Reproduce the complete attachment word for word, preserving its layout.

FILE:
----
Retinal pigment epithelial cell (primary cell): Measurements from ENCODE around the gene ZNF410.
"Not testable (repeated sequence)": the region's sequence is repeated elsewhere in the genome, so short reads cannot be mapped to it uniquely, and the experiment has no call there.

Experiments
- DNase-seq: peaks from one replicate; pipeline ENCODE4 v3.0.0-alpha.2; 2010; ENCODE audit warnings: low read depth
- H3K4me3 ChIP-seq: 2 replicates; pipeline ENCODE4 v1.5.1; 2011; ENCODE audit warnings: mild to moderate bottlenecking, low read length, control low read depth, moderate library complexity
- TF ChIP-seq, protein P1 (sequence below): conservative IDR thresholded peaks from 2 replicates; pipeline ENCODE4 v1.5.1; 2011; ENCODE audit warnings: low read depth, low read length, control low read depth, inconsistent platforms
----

Retinal pigment epithelial cell (primary cell): Measurements from ENCODE around the gene ZNF410.
"Not testable (repeated sequence)": the region's sequence is repeated elsewhere in the genome, so short reads cannot be mapped to it uniquely, and the experiment has no call there.

Experiments
- DNase-seq: peaks from one replicate; pipeline ENCODE4 v3.0.0-alpha.2; 2010; ENCODE audit warnings: low read depth
- H3K4me3 ChIP-seq: 2 replicates; pipeline ENCODE4 v1.5.1; 2011; ENCODE audit warnings: mild to moderate bottlenecking, low read length, control low read depth, moderate library complexity
- TF ChIP-seq, protein P1 (sequence below): conservative IDR thresholded peaks from 2 replicates; pipeline ENCODE4 v1.5.1; 2011; ENCODE audit warnings: low read depth, low read length, control low read depth, inconsistent platforms